- have a past or present drinking problem (alcoholism), or a family history of drinking problems
- have a past or present drug abuse or addiction problem, or a family history of a drug abuse problem or addiction problem
- have diabetes. Each Actiq lozenge contains about ½ teaspoon (2 grams) of sugar.
- have any other medical conditions
- are pregnant or plan to become pregnant. Actiq may cause serious harm to your unborn baby.
- are breastfeeding or plan to breastfeed. Actiq passes into your breast milk. It can cause serious harm to your baby. You should not use Actiq while breastfeeding.
Tell your doctor about all the medicines you take including prescription and non-prescription medicines, vitamins, and herbal supplements.
Actiq and Pregnancy
Tell your doctor if you are pregnant or plan to become pregnant.
The FDA categorizes medications based on safety for use during pregnancy. Five categories - A, B, C, D, and X, are used to classify the possible risks to an unborn baby when a medication is taken during pregnancy.
Actiq falls into category C. No well-controlled studies have been done in humans. Therefore, this medication may be used if the potential benefits to the mother outweigh the potential risks to the unborn child.
Actiq and Lactation
Tell your doctor if you are breastfeeding or plan to breastfeed.
Actiq has been detected in human breast milk. Therefore, do not use Actiq if you are nursing because of the possibility of sedation and/or respiratory depression in their infants. Symptoms of opioid withdrawal may occur in infants at the cessation of nursing by women using Actiq.
Take Actiq exactly as prescribed.
This medication comes in a lozenge form.
Instructions for use of lozenges:
Place Actiq in your mouth between your cheeks and gums and actively suck on the medicine. Move the lozenge around in your mouth, especially along the inside of your cheeks. Twirl the handle often. Finish the Actiq unit completely in 15 minutes to get the most relief. If you finish Actiq too quickly, you will swallow more of the medicine and get less relief. Do not bite or chew Actiq. You will get less relief for your breakthrough cancer pain.
Take this medication exactly as prescribed by your doctor. Follow the directions on your prescription label carefully.
The dose your doctor recommends may be based on the following:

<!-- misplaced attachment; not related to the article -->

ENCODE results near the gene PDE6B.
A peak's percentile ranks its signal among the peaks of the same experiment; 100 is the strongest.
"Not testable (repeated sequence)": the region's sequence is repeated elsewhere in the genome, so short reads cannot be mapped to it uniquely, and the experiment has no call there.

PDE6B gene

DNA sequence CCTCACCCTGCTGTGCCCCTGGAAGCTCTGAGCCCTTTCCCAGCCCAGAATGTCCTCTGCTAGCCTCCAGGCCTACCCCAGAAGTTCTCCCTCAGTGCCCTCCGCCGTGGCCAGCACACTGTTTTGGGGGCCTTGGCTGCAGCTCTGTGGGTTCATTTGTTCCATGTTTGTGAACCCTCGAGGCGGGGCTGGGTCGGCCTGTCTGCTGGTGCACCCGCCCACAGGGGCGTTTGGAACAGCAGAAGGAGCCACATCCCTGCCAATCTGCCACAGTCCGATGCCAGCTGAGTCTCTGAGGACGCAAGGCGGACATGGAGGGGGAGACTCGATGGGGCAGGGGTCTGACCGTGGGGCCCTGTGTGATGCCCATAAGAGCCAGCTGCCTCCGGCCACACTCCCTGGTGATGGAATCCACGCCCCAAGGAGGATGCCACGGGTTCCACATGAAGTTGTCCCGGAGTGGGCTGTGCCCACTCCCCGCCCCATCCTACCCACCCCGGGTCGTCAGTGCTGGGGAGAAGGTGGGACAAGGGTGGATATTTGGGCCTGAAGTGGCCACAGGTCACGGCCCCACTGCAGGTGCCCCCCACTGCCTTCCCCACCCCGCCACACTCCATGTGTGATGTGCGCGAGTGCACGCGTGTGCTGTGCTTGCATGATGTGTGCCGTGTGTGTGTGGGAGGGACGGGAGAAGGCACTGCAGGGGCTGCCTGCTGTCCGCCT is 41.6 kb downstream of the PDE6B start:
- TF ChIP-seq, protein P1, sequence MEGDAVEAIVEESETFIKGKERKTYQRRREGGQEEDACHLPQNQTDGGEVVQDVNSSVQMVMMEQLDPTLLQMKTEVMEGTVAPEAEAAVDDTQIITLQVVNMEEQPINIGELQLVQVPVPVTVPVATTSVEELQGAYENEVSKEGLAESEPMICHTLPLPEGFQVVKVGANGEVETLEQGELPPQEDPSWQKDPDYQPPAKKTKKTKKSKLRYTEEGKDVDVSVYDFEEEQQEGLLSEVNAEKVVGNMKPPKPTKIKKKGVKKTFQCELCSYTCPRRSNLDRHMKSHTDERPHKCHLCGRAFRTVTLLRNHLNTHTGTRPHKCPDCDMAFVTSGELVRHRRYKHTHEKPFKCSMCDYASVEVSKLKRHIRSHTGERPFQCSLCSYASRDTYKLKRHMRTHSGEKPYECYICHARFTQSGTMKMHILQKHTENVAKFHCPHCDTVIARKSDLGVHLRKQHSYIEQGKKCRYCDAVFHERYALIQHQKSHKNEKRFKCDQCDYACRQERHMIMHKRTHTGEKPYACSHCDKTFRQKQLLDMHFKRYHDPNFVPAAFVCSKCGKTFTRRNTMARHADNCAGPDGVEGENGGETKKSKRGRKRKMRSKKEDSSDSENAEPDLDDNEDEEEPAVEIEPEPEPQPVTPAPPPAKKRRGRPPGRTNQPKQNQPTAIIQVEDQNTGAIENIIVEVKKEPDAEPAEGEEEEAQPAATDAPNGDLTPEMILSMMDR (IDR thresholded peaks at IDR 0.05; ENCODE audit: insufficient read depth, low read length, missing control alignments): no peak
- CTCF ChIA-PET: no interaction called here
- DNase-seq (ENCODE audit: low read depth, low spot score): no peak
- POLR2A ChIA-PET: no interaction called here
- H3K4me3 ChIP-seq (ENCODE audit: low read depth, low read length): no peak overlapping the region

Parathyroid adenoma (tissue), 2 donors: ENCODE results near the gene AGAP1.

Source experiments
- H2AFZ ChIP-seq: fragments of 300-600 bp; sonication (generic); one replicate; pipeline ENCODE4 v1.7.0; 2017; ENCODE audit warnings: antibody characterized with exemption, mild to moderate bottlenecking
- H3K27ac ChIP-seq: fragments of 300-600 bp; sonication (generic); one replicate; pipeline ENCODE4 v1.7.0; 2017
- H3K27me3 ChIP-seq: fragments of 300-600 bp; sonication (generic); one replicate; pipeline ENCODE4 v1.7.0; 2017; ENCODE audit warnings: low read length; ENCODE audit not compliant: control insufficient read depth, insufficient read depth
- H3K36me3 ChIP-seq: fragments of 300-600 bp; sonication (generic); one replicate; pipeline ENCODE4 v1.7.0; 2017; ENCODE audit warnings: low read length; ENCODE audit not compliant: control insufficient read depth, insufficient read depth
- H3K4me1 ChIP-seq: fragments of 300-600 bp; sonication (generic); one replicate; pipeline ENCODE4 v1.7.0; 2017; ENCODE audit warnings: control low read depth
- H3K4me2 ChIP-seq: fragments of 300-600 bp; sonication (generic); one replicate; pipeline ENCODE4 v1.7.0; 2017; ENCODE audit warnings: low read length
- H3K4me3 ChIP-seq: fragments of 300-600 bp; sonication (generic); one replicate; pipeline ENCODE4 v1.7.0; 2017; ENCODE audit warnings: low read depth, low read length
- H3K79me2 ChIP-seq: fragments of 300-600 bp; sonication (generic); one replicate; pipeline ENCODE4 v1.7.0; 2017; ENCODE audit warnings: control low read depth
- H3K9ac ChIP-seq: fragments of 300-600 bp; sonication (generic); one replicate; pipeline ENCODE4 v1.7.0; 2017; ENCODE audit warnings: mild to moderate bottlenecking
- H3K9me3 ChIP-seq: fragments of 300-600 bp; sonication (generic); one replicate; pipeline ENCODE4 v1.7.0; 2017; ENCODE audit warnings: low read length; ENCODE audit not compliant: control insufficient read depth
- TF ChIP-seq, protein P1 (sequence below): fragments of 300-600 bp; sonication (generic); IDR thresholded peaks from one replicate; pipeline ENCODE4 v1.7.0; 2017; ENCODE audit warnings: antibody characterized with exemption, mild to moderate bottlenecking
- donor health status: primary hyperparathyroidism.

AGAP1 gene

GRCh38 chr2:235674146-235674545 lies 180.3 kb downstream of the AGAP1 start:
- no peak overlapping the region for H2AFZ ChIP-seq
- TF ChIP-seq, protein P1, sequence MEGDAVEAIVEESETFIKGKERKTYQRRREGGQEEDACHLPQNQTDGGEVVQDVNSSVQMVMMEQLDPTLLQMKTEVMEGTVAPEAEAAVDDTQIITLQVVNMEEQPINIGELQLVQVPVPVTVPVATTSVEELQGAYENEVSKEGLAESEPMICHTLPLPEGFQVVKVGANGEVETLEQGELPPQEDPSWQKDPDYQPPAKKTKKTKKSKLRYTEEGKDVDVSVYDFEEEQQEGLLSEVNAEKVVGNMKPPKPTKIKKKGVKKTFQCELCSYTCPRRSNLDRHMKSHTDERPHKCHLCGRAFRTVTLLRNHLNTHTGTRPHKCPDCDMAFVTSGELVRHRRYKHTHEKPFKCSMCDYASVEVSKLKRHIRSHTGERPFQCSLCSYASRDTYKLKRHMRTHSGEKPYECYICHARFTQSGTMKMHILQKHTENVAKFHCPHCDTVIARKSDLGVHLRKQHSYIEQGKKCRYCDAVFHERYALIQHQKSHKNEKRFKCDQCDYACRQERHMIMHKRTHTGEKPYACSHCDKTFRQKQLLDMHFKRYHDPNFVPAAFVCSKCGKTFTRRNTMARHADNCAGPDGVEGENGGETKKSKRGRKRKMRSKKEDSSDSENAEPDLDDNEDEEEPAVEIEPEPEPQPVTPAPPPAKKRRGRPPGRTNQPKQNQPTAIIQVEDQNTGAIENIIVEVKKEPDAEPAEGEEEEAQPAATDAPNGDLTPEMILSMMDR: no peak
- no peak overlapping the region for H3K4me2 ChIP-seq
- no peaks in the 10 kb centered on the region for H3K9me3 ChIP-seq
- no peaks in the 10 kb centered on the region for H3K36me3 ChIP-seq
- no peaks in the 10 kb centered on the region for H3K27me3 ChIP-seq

- the condition being treated
- how you respond to this medication
- your weight
- your age
The recommended dose/dose range of Actiq (fentanyl) lozenge for the treatment of breakthrough cancer pain is 200 mcg to 1600 mcg. The lozenge should be consumed over 15 minutes. Actiq is only indicated for patients who are already taking around-the-clock opioid medications. The dose of Actiq is titrated based on your response to the medication and the dose may be repeated once in 30 minutes if additional pain relief is needed. Wait at least 4 hours before treating another episode of pain.
If you take too much Actiq, call your healthcare provider or local Poison Control Center, or seek emergency medical attention right away.
If Actiq is administered by a healthcare provider in a medical setting, it is unlikely that an overdose will occur. However, if overdose is suspected, seek emergency medical attention.
- Store Actiq at room temperature.
- Keep this and all medicines out of the reach of children.
Actiq FDA Warning
WARNING: RISK OF RESPIRATORY DEPRESSION, MEDICATION ERRORS, ABUSE POTENTIAL
Fatal respiratory depression has occurred in patients treated with ACTIQ, including following use in opioid non-tolerant patients and improper dosing.The substitution of ACTIQ for any other fentanyl product may result in fatal overdose.
Due to the risk of respiratory depression, ACTIQ is contraindicated in the management of acute or postoperative pain including headache/migraine and in opioid non-tolerant patients.
Death has been reported in children who have accidentally ingested ACTIQ. ACTIQ must be kept out of reach of children.
The concomitant use of ACTIQ with CYP3A4 inhibitors may result in an increase in fentanyl plasma concentrations, and may cause potentially fatal respiratory depression.
Substantial differences exist in the pharmacokinetic profile of ACTIQ compared to other fentanyl products that result in clinically important differences in the extent of absorption of fentanyl that could result in fatal overdose.
- When prescribing, do not convert patients on a mcg per mcg basis from any other fentanyl products to ACTIQ.
- When dispensing, do not substitute an ACTIQ prescription for other fentanyl products.
ACTIQ contains fentanyl, an opioid agonist and a Schedule II controlled substance, with an abuse liability similar to other opioid analgesics.
ACTIQ can be abused in a manner similar to other opioid agonists, legal or illicit. This should be considered when prescribing or dispensing ACTIQ in situations where the physician or pharmacist is concerned about an increased risk of misuse, abuse or diversion.
Because of the risk for misuse, abuse, addiction, and overdose, ACTIQ is available only through a restricted program required by the Food and Drug Administration, called a Risk Evaluation and Mitigation Strategy (REMS). Under the Transmucosal Immediate Release Fentanyl (TIRF) REMS Access program, outpatients, healthcare professionals who prescribe to outpatients, pharmacies, and distributors must enroll in the program. Further information is available at www.TIRFREMSAccess.com or by calling 1-866-822-1483.